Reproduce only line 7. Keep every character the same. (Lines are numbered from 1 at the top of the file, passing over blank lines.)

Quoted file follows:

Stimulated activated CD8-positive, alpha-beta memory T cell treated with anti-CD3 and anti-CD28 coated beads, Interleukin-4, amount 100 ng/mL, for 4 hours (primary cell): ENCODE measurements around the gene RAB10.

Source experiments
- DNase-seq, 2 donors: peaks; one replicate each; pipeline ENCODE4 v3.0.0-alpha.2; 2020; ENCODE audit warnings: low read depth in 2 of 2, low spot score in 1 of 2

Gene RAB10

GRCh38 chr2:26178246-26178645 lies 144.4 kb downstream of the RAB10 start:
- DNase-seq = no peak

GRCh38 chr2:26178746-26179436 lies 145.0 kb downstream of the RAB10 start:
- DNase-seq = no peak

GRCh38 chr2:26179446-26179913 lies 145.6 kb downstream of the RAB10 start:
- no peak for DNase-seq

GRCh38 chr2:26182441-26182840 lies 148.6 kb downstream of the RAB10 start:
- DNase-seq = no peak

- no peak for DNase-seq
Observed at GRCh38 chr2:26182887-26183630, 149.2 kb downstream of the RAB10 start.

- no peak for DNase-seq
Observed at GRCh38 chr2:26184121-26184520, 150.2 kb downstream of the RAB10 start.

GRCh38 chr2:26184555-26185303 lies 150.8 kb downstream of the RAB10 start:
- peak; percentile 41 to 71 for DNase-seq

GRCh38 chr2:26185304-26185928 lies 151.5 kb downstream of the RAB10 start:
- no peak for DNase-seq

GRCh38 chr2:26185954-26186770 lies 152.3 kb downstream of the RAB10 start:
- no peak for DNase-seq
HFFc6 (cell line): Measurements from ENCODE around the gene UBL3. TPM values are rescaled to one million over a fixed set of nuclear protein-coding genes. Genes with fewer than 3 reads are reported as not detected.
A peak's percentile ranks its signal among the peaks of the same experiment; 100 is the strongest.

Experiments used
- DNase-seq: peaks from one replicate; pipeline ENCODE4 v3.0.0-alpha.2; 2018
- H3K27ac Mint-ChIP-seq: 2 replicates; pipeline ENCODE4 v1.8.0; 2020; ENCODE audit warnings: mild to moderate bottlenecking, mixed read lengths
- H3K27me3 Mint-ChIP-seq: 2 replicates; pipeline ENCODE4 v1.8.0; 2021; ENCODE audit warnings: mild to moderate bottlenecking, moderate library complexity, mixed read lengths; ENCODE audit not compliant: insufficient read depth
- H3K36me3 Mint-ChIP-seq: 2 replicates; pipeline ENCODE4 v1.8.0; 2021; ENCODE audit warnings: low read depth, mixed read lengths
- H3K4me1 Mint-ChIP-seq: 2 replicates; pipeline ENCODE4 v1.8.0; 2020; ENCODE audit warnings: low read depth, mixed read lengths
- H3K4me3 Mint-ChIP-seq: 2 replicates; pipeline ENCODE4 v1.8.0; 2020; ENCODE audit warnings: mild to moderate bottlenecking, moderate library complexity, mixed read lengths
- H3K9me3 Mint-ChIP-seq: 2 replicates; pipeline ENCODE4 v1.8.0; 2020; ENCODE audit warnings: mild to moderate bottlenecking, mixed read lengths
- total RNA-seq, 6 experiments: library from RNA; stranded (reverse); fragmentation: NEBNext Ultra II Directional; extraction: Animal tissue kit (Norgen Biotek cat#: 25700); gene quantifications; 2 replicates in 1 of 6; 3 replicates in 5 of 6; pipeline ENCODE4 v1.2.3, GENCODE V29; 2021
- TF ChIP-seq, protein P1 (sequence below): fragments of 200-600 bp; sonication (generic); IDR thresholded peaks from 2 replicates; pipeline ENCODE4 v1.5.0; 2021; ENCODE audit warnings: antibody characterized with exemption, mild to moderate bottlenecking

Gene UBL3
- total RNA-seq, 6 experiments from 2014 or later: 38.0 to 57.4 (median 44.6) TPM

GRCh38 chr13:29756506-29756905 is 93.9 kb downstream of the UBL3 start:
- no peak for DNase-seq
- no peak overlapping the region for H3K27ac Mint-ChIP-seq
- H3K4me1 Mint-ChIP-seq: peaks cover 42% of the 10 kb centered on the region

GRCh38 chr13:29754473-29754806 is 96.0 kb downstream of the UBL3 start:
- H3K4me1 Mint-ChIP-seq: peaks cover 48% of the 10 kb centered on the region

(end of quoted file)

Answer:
GRCh38 chr2:26178746-26179436 lies 145.0 kb downstream of the RAB10 start: